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  • Texas | Columns | Bob Bowman's East Texas

    Three Tragedies

    by Bob Bowman
    Bob Bowman

    An intriguing family mystery spanning more than 135 years is told by three tombstones lying behind a rusting iron fence in a small East Texas cemetery.

    Each of the tombstones provides cryptic inscriptions that, when linked together in time, offer glimpses of three tragedies that stalked the family of Robert and Sarah Smith in 1869 and 1872.

    On January 21, 1869, the Smiths’ twenty-three-year-old son, Robert Emmett, was buried in Laurel Hill Cemetery near Coldspring in San Jacinto County, His time-weathered tombstone tells a tale of a probable murder: “In memory of my beloved son, Robert E. Smith, born December 24, 1846. Assassinated in cold blood...”

    Smith’s body, pierced by gunshots, was found lying by the front gate of his family’s plantation home near the Trinity River. His head rested on the removed saddle of his prize horse, Black Prince.

    On June 3, less than five months after young Robert’s death, his father died, leading the remaining family members to erect a monument with a poignant inscription beginning with four words: “He never smiled again,” adding that Smith died “of grief and broken spirits.”

    Not far from her father’s grave, seventeen-year-old Edith Smith was buried on May 18, 1872--some three years after the untimely deaths of her brother and father. Her inscription, penned by a grieving mother, is perhaps the most intriguing of the three tombstones: “Erected in memory of my darling child, Edith...died a victim to an experiment of surgery by Dr. Warren Stone Sr., of New Orleans...”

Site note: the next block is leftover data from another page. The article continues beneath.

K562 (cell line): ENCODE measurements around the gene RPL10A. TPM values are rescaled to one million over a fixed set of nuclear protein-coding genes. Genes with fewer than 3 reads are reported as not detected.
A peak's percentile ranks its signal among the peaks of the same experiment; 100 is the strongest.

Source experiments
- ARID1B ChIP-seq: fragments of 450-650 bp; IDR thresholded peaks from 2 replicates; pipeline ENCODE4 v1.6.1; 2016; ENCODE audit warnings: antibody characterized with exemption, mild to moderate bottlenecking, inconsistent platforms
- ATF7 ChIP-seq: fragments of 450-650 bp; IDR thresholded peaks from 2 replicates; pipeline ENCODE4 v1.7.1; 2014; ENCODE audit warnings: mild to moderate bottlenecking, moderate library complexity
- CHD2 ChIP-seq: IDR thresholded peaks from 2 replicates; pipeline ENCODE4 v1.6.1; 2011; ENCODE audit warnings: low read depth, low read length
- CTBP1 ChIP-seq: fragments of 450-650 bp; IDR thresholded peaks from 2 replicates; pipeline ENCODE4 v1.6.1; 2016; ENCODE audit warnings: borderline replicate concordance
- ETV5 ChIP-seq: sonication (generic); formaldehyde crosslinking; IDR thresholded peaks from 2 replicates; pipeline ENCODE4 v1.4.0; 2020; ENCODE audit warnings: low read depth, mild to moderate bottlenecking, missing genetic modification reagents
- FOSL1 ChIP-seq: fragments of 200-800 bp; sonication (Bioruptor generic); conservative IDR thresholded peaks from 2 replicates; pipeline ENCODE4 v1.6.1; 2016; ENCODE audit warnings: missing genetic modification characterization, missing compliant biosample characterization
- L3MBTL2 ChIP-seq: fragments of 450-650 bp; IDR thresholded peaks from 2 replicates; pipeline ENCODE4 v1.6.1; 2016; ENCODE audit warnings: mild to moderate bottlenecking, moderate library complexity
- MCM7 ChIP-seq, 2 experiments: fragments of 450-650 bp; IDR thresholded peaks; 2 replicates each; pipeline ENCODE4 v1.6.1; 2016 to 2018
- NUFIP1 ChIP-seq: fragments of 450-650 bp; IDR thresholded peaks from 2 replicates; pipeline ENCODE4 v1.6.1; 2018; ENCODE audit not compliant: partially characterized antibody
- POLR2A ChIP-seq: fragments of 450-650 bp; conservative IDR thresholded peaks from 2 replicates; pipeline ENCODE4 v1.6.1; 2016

Robert Smith’s murder, if it was such, was never solved. Because the body was carefully placed at the family’s gate, with the head resting on the saddle, the death may have been an accident by an unknown friend.

    At the same time, there are few clues to the tragic death of Edith Smith.

    Edith’s mother carried any explanation to her grave, which also lies in Laurel Hill Cemetery. Sarah Carson Smith died at Shepherd, near Coldspring, on February 8, 1891.

    Born in 1812 at Barnwell District, South Carolina, Robert Smith and his cousin, John Stephen Smith, were among many Southerners attracted by the prospect of free or cheap land in the new Republic of Texas in the 1840s.

    Robert soon acquired about 3,000 acres in the James Rankin Survey on the west side of Trinity River in 1845 at a sheriff’s sale on the steps of the Polk County courthouse at Livingston.

    During the Civil War, Robert Emmett, his brother John William (Billam), and five of his cousins--Quishenbury William Smith, Robert Eason Smith, James Otis Smith, John William (Big Hoss) Smith, and Edwin Eason Smith--succumbed to the lure of “fighting the Yankees.”

    All of the young Smith men returned from the war except John William (Big Hoss), who died at the Battle of Chickamauga.

    But by 1869--four months after his return from the war--Robert Smith was lying in an East Texas grave, his murder never solved.


    © Bob Bowman
    March 20, 2006 Column, updated August 19, 2012
    More Bob Bowman's East Texas >
    A weekly column syndicated in 109 East Texas newspapers
    Related Topics: Small Town Sagas | Texas Cemeteries

    (Bob Bowman of Lufkin is the author of more than 50 books about East Texas history and folklore. He can be reached at bob-bowman.com)
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